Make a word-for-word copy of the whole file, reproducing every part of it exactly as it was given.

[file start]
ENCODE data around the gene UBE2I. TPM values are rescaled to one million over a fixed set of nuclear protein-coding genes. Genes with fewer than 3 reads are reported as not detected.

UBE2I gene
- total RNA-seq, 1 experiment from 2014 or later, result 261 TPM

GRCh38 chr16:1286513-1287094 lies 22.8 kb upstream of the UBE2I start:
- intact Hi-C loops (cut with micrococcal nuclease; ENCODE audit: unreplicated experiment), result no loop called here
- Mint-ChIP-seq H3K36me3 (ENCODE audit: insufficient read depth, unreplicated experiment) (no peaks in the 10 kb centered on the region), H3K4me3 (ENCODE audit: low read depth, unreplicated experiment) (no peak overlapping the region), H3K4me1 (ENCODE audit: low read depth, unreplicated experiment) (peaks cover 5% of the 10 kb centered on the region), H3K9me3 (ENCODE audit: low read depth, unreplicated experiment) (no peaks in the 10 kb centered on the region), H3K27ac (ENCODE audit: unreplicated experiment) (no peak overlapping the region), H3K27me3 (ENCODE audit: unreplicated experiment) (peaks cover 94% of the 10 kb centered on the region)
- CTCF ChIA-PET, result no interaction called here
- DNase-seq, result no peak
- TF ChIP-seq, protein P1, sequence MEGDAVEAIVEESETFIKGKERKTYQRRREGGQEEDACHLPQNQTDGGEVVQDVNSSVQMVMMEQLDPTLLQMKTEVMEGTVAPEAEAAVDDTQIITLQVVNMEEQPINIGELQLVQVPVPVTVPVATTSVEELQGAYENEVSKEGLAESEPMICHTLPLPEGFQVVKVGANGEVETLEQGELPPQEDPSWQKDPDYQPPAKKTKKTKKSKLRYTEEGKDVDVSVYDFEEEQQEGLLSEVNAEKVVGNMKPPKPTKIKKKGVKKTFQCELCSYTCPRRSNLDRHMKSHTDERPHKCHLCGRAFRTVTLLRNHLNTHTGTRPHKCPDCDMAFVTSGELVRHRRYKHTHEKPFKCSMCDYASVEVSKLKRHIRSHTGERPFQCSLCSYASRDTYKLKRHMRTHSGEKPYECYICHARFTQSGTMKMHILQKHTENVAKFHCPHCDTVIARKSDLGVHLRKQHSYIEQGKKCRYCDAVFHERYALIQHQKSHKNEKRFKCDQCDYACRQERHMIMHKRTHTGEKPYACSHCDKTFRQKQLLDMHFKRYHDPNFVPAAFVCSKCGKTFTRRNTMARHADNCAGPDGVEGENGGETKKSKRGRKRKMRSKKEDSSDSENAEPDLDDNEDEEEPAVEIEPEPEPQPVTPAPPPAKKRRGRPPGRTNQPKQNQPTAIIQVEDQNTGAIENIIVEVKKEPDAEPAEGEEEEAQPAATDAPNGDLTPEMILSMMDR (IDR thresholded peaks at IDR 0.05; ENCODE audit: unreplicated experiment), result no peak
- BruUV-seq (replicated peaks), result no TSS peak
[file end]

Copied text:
ENCODE data around the gene UBE2I. TPM values are rescaled to one million over a fixed set of nuclear protein-coding genes. Genes with fewer than 3 reads are reported as not detected.

UBE2I gene
- total RNA-seq, 1 experiment from 2014 or later, result 261 TPM

GRCh38 chr16:1286513-1287094 lies 22.8 kb upstream of the UBE2I start:
- intact Hi-C loops (cut with micrococcal nuclease; ENCODE audit: unreplicated experiment), result no loop called here
- Mint-ChIP-seq H3K36me3 (ENCODE audit: insufficient read depth, unreplicated experiment) (no peaks in the 10 kb centered on the region), H3K4me3 (ENCODE audit: low read depth, unreplicated experiment) (no peak overlapping the region), H3K4me1 (ENCODE audit: low read depth, unreplicated experiment) (peaks cover 5% of the 10 kb centered on the region), H3K9me3 (ENCODE audit: low read depth, unreplicated experiment) (no peaks in the 10 kb centered on the region), H3K27ac (ENCODE audit: unreplicated experiment) (no peak overlapping the region), H3K27me3 (ENCODE audit: unreplicated experiment) (peaks cover 94% of the 10 kb centered on the region)
- CTCF ChIA-PET, result no interaction called here
- DNase-seq, result no peak
- TF ChIP-seq, protein P1, sequence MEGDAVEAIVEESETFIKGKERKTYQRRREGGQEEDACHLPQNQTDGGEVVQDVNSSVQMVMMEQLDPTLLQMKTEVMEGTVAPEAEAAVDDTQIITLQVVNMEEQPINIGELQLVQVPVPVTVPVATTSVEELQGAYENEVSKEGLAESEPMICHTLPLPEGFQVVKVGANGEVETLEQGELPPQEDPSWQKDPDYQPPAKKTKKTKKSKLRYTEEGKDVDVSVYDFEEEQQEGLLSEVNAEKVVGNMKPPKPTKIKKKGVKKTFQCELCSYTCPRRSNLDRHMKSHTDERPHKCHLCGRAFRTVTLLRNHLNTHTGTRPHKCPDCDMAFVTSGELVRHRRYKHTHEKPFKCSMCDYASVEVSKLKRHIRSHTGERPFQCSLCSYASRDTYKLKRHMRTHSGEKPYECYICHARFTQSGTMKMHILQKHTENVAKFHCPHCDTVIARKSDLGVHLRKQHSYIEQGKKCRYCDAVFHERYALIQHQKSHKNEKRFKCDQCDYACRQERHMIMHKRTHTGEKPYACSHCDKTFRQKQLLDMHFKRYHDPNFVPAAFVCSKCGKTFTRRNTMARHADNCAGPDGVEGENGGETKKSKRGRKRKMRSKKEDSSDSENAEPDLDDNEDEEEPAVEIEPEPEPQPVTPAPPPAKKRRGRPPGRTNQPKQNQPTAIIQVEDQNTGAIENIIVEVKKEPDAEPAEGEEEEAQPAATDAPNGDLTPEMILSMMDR (IDR thresholded peaks at IDR 0.05; ENCODE audit: unreplicated experiment), result no peak
- BruUV-seq (replicated peaks), result no TSS peak